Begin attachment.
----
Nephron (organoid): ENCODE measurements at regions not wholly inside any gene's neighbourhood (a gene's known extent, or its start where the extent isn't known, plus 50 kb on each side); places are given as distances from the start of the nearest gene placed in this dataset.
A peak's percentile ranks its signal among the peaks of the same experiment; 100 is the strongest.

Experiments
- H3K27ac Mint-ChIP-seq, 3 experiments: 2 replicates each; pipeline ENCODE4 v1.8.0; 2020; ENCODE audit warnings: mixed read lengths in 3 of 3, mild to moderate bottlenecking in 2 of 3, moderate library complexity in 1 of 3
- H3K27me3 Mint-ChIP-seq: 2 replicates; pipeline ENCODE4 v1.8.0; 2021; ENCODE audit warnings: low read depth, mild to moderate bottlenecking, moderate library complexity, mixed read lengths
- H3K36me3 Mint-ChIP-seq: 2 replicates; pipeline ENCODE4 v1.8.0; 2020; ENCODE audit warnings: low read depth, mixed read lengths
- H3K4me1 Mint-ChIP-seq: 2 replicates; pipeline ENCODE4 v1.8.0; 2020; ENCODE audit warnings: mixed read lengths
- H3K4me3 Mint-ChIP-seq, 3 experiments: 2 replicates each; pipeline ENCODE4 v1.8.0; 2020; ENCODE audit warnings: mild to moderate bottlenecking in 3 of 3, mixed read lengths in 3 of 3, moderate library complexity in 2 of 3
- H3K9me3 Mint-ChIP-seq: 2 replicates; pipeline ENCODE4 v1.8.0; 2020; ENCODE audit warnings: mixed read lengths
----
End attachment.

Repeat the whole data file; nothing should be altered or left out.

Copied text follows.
Nephron (organoid): ENCODE measurements at regions not wholly inside any gene's neighbourhood (a gene's known extent, or its start where the extent isn't known, plus 50 kb on each side); places are given as distances from the start of the nearest gene placed in this dataset.
A peak's percentile ranks its signal among the peaks of the same experiment; 100 is the strongest.

Experiments
- H3K27ac Mint-ChIP-seq, 3 experiments: 2 replicates each; pipeline ENCODE4 v1.8.0; 2020; ENCODE audit warnings: mixed read lengths in 3 of 3, mild to moderate bottlenecking in 2 of 3, moderate library complexity in 1 of 3
- H3K27me3 Mint-ChIP-seq: 2 replicates; pipeline ENCODE4 v1.8.0; 2021; ENCODE audit warnings: low read depth, mild to moderate bottlenecking, moderate library complexity, mixed read lengths
- H3K36me3 Mint-ChIP-seq: 2 replicates; pipeline ENCODE4 v1.8.0; 2020; ENCODE audit warnings: low read depth, mixed read lengths
- H3K4me1 Mint-ChIP-seq: 2 replicates; pipeline ENCODE4 v1.8.0; 2020; ENCODE audit warnings: mixed read lengths
- H3K4me3 Mint-ChIP-seq, 3 experiments: 2 replicates each; pipeline ENCODE4 v1.8.0; 2020; ENCODE audit warnings: mild to moderate bottlenecking in 3 of 3, mixed read lengths in 3 of 3, moderate library complexity in 2 of 3
- H3K9me3 Mint-ChIP-seq: 2 replicates; pipeline ENCODE4 v1.8.0; 2020; ENCODE audit warnings: mixed read lengths